A Great Late Vegetable Garden - Start Now

It’s “only” July. It’s too hot. It’s too dry. I’m tired. Oy! The weeds! Blah Blah Blah. It’s so easy to focus on why you don’t want to start a fall garden. Well, get over it. A little mid-summer effort – right now – means that your garden will keep producing. You can be harvesting beets, carrots, broccoli, cauliflower, kale, parsnips, and chard well into late fall and beyond. So, what needs to be done right now? I know it’s July. I know it’s hot. I know you are thinking about the hammock over there in the shade. But . . . . .

Get out those seeds you packed away in the spring. Beets, carrots, kale, parsnips and chard can be direct seeded meaning just plant them right into the soil in your garden. Keep in mind that July soils are warmer and usully drier than spring soils. This means that seeds should be planted a bit deeper and kept watered until they germinate. Also keep in mind that, as fall approaches, days are shorter and cooler so growth will be slower – meaning things will mature more slowly. A bit of FYI:

BEETS: Be aware that a beet seed is not simply a seed. Beet seed is multigermed meaning each seed is actually a ball of seeds. When beet seeds germinate they always have to be thinned because the tiny plants will be too close for healthy growth. Germination can be helped along if you soak beet seeds for about an hour before you plant them. Plant beets in rows about 1/2 inch deep and thin to about 4 inches apart. Beets will not tolerate frost so pick and eat or can them.

CARROTS: Our all-time favorite carrot is Yaya, a blunt Nantes type. Greg bit into a Yaya carrot late last fall, glanced over at me, and said “Don’t ever buy carrots at the grocery store again.” Plant late carrots in rows 1/2 inch deep and keep the seeds watered until germination. Thin to about 3 inches apart. Carrots can even be wintered right in the ground if you mulch them heavily. Straw bales lined up right over the carrot row can be moved during the winter to dig carrots and easily replaced.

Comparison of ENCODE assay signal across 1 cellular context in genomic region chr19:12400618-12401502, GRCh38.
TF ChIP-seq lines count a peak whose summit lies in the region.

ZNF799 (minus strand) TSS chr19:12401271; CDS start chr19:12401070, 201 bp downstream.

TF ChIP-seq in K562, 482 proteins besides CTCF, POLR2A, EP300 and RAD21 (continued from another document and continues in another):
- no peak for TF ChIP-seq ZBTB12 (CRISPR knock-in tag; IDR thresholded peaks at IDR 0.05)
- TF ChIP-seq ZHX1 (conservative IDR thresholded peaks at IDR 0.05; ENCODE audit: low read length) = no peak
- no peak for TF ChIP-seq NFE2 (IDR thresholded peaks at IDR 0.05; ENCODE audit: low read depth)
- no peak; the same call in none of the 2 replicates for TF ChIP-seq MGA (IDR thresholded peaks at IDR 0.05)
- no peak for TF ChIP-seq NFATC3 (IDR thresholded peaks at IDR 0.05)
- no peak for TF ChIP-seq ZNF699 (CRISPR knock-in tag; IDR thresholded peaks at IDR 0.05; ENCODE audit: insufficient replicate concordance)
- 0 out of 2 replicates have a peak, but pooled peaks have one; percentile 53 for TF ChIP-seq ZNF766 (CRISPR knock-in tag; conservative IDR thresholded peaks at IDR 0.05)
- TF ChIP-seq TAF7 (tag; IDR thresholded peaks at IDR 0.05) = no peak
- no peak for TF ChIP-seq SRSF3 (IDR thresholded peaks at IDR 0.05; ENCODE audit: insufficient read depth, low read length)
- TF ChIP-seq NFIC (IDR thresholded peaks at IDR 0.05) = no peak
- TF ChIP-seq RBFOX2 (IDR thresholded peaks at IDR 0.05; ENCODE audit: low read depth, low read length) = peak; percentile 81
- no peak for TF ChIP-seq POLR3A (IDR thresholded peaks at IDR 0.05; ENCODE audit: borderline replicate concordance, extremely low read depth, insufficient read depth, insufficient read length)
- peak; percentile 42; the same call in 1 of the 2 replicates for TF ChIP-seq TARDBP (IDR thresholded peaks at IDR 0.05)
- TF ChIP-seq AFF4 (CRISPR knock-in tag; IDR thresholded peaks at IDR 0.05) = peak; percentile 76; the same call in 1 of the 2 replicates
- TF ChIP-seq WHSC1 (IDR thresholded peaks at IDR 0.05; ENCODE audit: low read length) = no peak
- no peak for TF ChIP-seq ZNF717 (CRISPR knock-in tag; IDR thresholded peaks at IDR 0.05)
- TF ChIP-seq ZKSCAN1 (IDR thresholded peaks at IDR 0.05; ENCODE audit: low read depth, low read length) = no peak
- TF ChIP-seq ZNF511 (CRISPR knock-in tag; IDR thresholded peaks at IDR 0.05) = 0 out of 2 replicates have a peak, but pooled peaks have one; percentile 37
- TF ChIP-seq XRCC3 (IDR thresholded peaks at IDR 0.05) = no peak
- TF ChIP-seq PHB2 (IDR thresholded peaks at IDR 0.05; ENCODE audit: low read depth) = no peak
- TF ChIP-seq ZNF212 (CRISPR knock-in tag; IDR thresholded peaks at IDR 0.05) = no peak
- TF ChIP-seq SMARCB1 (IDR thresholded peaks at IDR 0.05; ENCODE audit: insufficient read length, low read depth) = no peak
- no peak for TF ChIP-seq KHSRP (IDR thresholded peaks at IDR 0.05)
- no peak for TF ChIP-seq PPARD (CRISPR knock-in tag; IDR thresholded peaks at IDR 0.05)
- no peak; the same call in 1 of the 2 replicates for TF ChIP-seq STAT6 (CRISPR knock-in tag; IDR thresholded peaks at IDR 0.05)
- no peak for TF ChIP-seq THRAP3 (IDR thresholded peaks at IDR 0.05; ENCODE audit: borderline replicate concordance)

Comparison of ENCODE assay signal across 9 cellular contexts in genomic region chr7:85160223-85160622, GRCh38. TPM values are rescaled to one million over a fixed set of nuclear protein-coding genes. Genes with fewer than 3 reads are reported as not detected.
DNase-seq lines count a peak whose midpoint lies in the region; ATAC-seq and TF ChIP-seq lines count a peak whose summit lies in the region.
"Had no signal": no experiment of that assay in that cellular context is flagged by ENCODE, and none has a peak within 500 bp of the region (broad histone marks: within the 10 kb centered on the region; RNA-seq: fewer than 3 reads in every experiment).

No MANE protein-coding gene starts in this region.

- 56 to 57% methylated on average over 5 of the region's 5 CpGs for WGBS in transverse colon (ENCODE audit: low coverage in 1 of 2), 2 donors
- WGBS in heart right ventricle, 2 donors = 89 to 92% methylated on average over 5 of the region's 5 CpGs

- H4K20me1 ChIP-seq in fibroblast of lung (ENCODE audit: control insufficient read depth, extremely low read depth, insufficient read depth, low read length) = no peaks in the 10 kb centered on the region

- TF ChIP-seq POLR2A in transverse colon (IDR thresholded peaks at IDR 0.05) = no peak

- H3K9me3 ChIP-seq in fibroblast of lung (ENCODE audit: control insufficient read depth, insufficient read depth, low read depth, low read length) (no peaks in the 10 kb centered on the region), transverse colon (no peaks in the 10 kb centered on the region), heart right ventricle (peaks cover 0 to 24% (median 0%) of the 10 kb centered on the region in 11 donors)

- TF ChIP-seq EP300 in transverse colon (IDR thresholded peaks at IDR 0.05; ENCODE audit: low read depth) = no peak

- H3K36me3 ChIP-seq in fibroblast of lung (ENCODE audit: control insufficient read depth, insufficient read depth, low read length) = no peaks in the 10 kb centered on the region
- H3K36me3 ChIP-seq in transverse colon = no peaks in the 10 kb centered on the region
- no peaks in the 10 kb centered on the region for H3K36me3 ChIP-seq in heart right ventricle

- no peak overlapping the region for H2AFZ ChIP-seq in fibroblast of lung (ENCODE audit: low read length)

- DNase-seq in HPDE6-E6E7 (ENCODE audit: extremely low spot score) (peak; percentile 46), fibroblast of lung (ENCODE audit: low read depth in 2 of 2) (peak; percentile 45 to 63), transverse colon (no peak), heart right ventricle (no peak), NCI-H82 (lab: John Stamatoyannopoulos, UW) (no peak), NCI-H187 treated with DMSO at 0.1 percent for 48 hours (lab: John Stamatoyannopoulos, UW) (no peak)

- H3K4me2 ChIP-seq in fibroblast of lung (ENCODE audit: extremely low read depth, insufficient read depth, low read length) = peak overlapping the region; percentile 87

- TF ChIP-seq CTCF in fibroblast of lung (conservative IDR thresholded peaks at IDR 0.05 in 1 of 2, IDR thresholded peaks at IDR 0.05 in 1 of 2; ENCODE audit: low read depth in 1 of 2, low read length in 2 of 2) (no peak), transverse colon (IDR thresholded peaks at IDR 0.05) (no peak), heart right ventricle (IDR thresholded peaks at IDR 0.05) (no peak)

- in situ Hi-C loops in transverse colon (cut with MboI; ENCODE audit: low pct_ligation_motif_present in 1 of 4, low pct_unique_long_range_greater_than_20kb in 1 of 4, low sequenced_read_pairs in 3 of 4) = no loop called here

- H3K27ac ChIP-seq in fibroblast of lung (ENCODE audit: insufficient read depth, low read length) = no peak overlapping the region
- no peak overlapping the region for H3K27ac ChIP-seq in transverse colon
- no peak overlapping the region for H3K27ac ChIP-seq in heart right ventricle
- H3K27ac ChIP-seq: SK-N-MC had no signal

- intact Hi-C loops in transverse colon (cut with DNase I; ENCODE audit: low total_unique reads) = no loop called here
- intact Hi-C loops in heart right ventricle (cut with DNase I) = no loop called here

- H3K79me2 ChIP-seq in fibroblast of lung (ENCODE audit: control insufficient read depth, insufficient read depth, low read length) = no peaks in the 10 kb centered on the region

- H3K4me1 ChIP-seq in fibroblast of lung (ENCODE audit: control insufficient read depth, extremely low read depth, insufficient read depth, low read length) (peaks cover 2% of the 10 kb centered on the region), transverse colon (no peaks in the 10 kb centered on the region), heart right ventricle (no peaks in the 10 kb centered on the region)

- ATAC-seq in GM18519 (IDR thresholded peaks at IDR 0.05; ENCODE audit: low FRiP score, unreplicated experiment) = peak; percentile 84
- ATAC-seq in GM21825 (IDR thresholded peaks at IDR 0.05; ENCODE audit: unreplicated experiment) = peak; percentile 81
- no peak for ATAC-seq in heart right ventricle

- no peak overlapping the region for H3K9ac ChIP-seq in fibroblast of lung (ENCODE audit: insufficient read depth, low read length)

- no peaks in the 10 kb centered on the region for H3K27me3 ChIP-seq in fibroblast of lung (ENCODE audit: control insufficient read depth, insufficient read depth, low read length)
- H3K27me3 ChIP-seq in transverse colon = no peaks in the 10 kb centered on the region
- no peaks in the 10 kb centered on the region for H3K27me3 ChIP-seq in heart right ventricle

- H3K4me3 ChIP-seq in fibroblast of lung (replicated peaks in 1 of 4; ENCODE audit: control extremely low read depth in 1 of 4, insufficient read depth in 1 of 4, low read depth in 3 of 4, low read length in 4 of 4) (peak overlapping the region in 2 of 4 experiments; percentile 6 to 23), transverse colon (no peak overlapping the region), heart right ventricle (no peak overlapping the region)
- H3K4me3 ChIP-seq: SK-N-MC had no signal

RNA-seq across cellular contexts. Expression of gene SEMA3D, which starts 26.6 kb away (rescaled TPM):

KALE: Kale is tough even in cold weather – cold weather actually improves its taste. I have picked kale through the snow. Plant kale in rows 1/2 inch deep, keep the seedbed watered, and thin to about 12 -18 inches, depending on the variety. Kale is fabulous in stir fry and winter soups. If you haven’t tried growing kale think about adding some to this years fall garden – as an experiment – it just might become a new “gotta have it” in your garden.

PARSNIPS: Parsnips are great cooked in combination with carrots and potatoes. They can be roasted and added to soups. Parsnip seed is not long lived so use fresh seed. Plant seed 1/2 inch deep and thin to 2-3 inches apart. Make a point of keeping the seed bed moist. Parsnip seed is notoriously slow to germinate. My trick is to soak a 6 inch wide strip of burlap and cover the seeded row with it. Keep the burlap damp and it will help hold moisture which, in turn, helps the seed germinate. Remove the burlap when you see the first parsnip seedlings poke through the soil. Parsnips will grow right through the first frosts and you can mulch them like carrots and dig them all winter. Parsnips not dug over the winter will often survive and grow again the next spring and set seed. I have had this happen in my garden. Beware: I allowed a few parsnips to set seed but never harvested the seed. Parsnip seed is very light and easily blown about by the wind. Needless to say, we had parsnips coming up ALL over the place.

CHARD: Easy! Easy! Plant the seed 1/2 inch deep in a row and keep the row watered. Thin seedlings 8-10 inches apart. Chard is actually a beet and so is multigermed meaning that when it germinates there are groups of tiny plants that must be thinned. Chard can be picked while young or allowed to mature. If your chard leaves are large, tear or cut the leaf away from the heavy rib and cook the rib a bit before adding the leaf. Chard is great stir fried and added to mashed potatoes. Red Rhubarb Chard or Bright Yellow Chard are both a beautiful addition to your garden.

BROCCOLI/CAULIFLOWER: Both are best started in a separate seed bed, cold frame or individual pots and transplanted into the garden bed in mid-August. You will need 3-4 weeks to grow seedlings to transplant size. Space seedlings 18-24 inches apart. Both grow well as the weather cools down. Don’t stress broccoli or cauliflower seedlings or they will never produce anything but small buttons. Keep them well watered and feed them about once every 10 days until you put them into the garden. I surround my broccoli and cauliflower with fencing to keep the bunnies and wood chucks out. Last year I lost every single broccoli plant to a very hungry creature – in one night! Notice the broccoli stumps in the last picture? Aaauraughh!!

Hey from the busy farm,

Fran, The Country Cousin

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